Thursday, March 10, 2016

Keeping it “Real”

In the end, though, the Carrier story was pretty simple: Trump said he would call Carrier’s CEO up on day one and tell him that every unit the company sent to the U.S. would be slapped with a 35 percent tariff. His rivals couldn’t do that because they were bought off by campaign donations, he added. Within 24 hours, Trump was certain the CEO would call back and announce the company would return to the U.S. Never mind establishment conservatives who say protectionism is wrong. [...] Never mind the fact that the president cannot unilaterally impose tariffs, as reporters have been noting for months. The crowd loved it. Policy is beside the point: Trump’s fans love his brash manner of speaking, which they call telling it like it is—even in cases like the tariffs, where Trump is telling it like it could never be.
David A. Graham “The Lurking Menace of a Trump Rally
I quote this passage at length, because it illustrates for me one of the central themes of this election cycle. It’s one that I don’t think that very many people were aware of a year ago, despite the fact that it’s been a looming presence. And I think that both the Trump and Sanders campaigns have tapped into it. (Which may be the reason why you sometimes encounter people who feel that both candidates represent their interests.)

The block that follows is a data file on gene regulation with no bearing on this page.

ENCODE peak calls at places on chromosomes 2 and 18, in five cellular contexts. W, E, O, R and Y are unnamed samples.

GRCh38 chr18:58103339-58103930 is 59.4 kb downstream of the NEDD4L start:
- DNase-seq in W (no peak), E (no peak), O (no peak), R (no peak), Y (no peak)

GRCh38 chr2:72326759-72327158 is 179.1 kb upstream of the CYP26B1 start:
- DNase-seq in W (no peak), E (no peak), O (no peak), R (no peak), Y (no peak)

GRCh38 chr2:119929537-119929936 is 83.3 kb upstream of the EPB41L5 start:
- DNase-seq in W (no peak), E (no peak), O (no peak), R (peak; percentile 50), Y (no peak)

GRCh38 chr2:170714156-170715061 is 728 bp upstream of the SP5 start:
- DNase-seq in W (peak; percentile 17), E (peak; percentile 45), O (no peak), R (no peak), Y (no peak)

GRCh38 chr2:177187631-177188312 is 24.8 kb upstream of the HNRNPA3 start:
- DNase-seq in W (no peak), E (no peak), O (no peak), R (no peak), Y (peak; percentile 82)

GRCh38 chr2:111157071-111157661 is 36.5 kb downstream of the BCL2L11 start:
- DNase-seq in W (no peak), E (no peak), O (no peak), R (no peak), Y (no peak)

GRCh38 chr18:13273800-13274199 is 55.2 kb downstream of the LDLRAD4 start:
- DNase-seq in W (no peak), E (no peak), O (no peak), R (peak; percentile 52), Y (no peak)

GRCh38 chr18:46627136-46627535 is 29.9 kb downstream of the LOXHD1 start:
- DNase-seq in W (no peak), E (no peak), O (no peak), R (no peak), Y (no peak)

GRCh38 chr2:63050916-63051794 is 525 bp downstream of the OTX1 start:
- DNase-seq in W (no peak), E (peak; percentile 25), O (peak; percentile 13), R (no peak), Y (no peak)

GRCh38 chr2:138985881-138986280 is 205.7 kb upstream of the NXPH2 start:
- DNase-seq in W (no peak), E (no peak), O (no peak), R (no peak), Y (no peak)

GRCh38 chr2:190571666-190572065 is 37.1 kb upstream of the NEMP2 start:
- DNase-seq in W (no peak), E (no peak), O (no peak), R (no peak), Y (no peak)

There is a segment of the American public, and quite a large one, judging by election returns and rally attendance, who believe what many would label as “political realism” is, in reality, a hateful, but flimsy, fraud perpetrated against them by a cabal of wealthy elites and their servitor politicians. And because these policies only remain in place because they suit the purposes of those who benefit from them, undoing them is not a difficult task to be undertaken by Congress and enacted through the passage of new law. Instead, all it takes is the stroke of a savior-President’s pen, or a phone call to the right person telling them that the jig is up.

Therefore, as an acquaintance said to me today, President Obama did not fail to make life markedly better for the majority of the American public because he had to deal with a Congress that they acknowledged as obstructionist, but because he was unwilling to make the required effort to stand up for the little guy and strongarm his policies into place.

I do not have a conspiratorial mindset. The world as I understand it is complex and kludgy, and it took us decades to get into this mess, and it will take us just as long to walk it back, short a catastrophe, war or armed insurrection. But then again, I do not believe in Evil, either, and perhaps that’s why I can only see long and difficult roads where others see a short and sunny path back to a misremembered past.

No comments: